- header cells in tables, e.g. Annual profits
Categories and Tags: Use the set list of categories and tags. If additional categories or tags need to be added, they should be approved by the web manager and added to the official list.
Dates: Dates should be written in the format Month Date, Year, e.g. January 5, 2015.
Email addresses: Write email addresses in full but replace ‘@’ with ‘(at)’ to avoid spam, e.g. m.victor(at)cgiar.org.
Geography and regions:
- Use lower case for: north, south, east and west, except when they’re part of a name or recognized region
- Use lower case for: the north, the south of India, the south-west, north-east Thailand, south Ethiopia, the west, western Peru, the far east
- Use upper case for: Middle East, Central America, South America, Latin America, Southeast Asia
Language: The blog uses British and American English spelling, grammar, and punctuation conventions in order to maintain the integrity of the blog author’s voice.
- Linked text should be descriptive (and never, for example, ‘click here’)
- Links to external sites should always open in a new tab
- If the link directs to a PDF or Word document note in text as (PDF) or (doc)
- Linked text should be only relevant words to the link (and never span more than 5 words)
- Spell out measurements at first mention, e.g. hectares (ha)
- If the measurement is more than one word, e.g. ‘kilometres per hour’, then spell it out the first time it is used with the abbreviation. From then on, abbreviate. If it is only mentioned once, don’t abbreviate.
Nominalization: Do not turn verbs into nouns, e.g. do not say ‘WLE helped with the establishment of a project…’ but instead use ‘WLE helped establish…’
- Write numbers 1-9 as ‘one’, ‘two’, etc. Numbers higher than nine can be written as numerals.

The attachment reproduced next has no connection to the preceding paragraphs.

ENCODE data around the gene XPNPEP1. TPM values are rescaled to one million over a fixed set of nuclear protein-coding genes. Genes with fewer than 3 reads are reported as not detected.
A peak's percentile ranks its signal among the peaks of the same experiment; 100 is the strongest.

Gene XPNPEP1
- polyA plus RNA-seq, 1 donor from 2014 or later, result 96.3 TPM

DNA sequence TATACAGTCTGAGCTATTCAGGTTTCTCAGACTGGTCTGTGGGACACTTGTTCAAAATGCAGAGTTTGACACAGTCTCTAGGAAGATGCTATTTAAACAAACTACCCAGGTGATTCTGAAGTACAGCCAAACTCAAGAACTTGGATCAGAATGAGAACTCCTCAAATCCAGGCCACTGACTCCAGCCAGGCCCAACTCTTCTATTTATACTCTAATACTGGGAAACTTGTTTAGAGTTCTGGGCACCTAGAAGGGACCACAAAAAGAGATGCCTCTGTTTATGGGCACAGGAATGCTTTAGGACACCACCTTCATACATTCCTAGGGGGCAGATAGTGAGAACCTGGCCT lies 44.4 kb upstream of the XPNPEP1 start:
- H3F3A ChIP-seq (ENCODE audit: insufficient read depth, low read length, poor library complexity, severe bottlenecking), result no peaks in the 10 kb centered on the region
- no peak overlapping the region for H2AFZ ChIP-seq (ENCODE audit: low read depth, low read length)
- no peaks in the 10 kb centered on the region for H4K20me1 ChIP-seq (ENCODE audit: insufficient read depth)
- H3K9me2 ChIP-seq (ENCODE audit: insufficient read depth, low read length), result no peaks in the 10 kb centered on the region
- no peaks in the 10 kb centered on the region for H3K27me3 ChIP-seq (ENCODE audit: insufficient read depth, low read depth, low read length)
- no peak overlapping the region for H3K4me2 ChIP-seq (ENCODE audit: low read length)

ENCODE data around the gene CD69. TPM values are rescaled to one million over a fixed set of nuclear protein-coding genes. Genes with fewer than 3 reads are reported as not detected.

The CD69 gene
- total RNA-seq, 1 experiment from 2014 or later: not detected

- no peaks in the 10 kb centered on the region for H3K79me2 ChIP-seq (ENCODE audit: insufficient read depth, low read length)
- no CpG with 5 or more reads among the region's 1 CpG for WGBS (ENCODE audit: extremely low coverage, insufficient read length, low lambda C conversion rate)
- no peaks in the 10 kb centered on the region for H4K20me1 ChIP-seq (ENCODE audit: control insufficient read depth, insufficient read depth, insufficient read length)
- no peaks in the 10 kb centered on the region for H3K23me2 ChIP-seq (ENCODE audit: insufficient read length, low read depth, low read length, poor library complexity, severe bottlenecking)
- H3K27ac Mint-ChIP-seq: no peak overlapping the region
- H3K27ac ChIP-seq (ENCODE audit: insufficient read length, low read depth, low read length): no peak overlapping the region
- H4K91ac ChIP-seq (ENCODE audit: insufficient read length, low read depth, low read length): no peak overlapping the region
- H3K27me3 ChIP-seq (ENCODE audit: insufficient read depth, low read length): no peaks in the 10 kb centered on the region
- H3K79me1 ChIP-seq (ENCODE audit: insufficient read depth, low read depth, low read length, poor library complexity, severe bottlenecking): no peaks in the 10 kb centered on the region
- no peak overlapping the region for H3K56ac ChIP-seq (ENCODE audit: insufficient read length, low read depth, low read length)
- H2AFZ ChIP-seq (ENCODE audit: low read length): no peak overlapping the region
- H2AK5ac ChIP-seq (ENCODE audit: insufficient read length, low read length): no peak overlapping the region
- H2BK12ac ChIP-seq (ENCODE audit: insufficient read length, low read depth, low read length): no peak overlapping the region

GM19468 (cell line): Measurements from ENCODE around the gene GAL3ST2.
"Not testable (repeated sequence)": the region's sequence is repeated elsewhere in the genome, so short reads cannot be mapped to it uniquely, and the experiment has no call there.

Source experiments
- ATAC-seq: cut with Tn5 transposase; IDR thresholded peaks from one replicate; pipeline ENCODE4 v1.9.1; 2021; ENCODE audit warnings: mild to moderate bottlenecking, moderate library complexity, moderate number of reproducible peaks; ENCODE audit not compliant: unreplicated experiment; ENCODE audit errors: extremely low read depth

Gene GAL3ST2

- If a number starts a sentence, write it out in full (‘Thirty-four hula-hoops found in researcher’s filing cupboard’) except where it starts a title or subheading.
- Use ‘500 to 900’ and not ‘500–900’ (except in tables).
Use single quotes:
- in headlines
- for unusual terms
- when referring to words or publications, for example: ‘Download the publication ‘Understanding Capital Gains Tax’.’
Use double quotes in body text for direct quotations.
References: For blog posts we only require references for facts stated. References should be made as links to relevant text. Do not use parenthetical citations, for example, ‘Researchers claim that 20% of the watershed will be compromised (Jones 2015).’ Instead link “researchers claim” or “20% of the watershed” directly to the online citation.
When referencing publications (books, journals, articles, chapters) in the body of a post, capitalize titles and use single quotes. When referencing a publication in a call-out box, use the title, in caps, and include the date in parentheses.
Sentence Length: Try to be succinct. Sentences should not be longer than 20 words. Break complex thoughts into a series of sentences.
- use full names on first mention and first or last name on subsequent mentions
- It is acceptable to refer to someone as ‘Dr. John Doe’ or ‘Prof. John Doe’ although titles ‘Mr.’, ‘Mrs.’ or ‘Ms.’ should generally be avoided
- Job titles are lowercase, unless they directly precede the name of the person, e.g., WLE Director Andrew Noble but Andrew Noble, WLE director
- when referencing a person’s degree use ‘PhD’, ‘MA’, etc. (no periods)
Titles (posts): Titles should:
- be 65 characters max
- capitalize the title's initial letter but otherwise follow sentence case, not title case; e.g., Funding of UNESCO projects, not Funding of UNESCO Projects
- be unique, clear and descriptive
- be front-loaded and optimized for search
- use a colon to break up longer titles; use lower-case after colon
- not contain dashes or slashes
- not have a full stop at the end
- not use acronyms unless they are well-known
Voice: It is acceptable and often encouraged to use the first person voice.
Questions or comments
Please direct questions or comments about our editorial policy to wle(at)cgiar.org with THRIVE EDITOR in the subject line.